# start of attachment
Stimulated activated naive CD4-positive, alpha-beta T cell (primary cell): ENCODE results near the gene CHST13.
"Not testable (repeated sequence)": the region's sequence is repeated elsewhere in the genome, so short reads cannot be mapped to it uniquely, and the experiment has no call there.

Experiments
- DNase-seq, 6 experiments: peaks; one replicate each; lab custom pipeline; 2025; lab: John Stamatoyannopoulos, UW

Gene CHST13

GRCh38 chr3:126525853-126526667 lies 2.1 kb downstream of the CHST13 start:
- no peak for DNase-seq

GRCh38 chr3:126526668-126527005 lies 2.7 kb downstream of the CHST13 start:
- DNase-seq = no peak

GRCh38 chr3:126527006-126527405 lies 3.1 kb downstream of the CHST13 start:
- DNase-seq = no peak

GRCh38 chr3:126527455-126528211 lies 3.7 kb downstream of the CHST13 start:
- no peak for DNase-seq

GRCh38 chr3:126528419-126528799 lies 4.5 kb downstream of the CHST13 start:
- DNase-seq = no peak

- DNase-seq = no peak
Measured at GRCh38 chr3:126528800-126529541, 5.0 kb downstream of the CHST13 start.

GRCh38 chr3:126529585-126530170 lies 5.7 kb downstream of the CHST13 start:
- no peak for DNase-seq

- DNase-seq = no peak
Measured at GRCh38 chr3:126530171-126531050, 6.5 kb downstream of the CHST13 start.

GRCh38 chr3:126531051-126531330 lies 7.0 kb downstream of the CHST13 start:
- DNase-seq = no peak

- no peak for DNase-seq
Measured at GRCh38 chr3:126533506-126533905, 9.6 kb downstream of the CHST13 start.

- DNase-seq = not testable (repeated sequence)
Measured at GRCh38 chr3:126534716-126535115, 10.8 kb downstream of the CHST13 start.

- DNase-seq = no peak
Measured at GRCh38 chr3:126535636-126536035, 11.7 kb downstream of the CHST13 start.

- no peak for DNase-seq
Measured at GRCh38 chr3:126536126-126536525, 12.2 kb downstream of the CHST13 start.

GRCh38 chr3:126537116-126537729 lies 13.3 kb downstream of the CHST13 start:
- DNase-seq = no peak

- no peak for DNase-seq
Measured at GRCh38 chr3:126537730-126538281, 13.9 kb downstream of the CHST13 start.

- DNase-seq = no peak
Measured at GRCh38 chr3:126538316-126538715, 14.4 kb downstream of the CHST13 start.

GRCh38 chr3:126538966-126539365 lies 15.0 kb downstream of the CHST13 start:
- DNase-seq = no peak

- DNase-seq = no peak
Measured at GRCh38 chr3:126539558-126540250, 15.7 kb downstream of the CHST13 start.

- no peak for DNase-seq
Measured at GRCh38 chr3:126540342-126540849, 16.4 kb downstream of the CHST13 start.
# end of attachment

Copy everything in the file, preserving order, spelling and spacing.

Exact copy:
Stimulated activated naive CD4-positive, alpha-beta T cell (primary cell): ENCODE results near the gene CHST13.
"Not testable (repeated sequence)": the region's sequence is repeated elsewhere in the genome, so short reads cannot be mapped to it uniquely, and the experiment has no call there.

Experiments
- DNase-seq, 6 experiments: peaks; one replicate each; lab custom pipeline; 2025; lab: John Stamatoyannopoulos, UW

Gene CHST13

GRCh38 chr3:126525853-126526667 lies 2.1 kb downstream of the CHST13 start:
- no peak for DNase-seq

GRCh38 chr3:126526668-126527005 lies 2.7 kb downstream of the CHST13 start:
- DNase-seq = no peak

GRCh38 chr3:126527006-126527405 lies 3.1 kb downstream of the CHST13 start:
- DNase-seq = no peak

GRCh38 chr3:126527455-126528211 lies 3.7 kb downstream of the CHST13 start:
- no peak for DNase-seq

GRCh38 chr3:126528419-126528799 lies 4.5 kb downstream of the CHST13 start:
- DNase-seq = no peak

- DNase-seq = no peak
Measured at GRCh38 chr3:126528800-126529541, 5.0 kb downstream of the CHST13 start.

GRCh38 chr3:126529585-126530170 lies 5.7 kb downstream of the CHST13 start:
- no peak for DNase-seq

- DNase-seq = no peak
Measured at GRCh38 chr3:126530171-126531050, 6.5 kb downstream of the CHST13 start.

GRCh38 chr3:126531051-126531330 lies 7.0 kb downstream of the CHST13 start:
- DNase-seq = no peak

- no peak for DNase-seq
Measured at GRCh38 chr3:126533506-126533905, 9.6 kb downstream of the CHST13 start.

- DNase-seq = not testable (repeated sequence)
Measured at GRCh38 chr3:126534716-126535115, 10.8 kb downstream of the CHST13 start.

- DNase-seq = no peak
Measured at GRCh38 chr3:126535636-126536035, 11.7 kb downstream of the CHST13 start.

- no peak for DNase-seq
Measured at GRCh38 chr3:126536126-126536525, 12.2 kb downstream of the CHST13 start.

GRCh38 chr3:126537116-126537729 lies 13.3 kb downstream of the CHST13 start:
- DNase-seq = no peak

- no peak for DNase-seq
Measured at GRCh38 chr3:126537730-126538281, 13.9 kb downstream of the CHST13 start.

- DNase-seq = no peak
Measured at GRCh38 chr3:126538316-126538715, 14.4 kb downstream of the CHST13 start.

GRCh38 chr3:126538966-126539365 lies 15.0 kb downstream of the CHST13 start:
- DNase-seq = no peak

- DNase-seq = no peak
Measured at GRCh38 chr3:126539558-126540250, 15.7 kb downstream of the CHST13 start.

- no peak for DNase-seq
Measured at GRCh38 chr3:126540342-126540849, 16.4 kb downstream of the CHST13 start.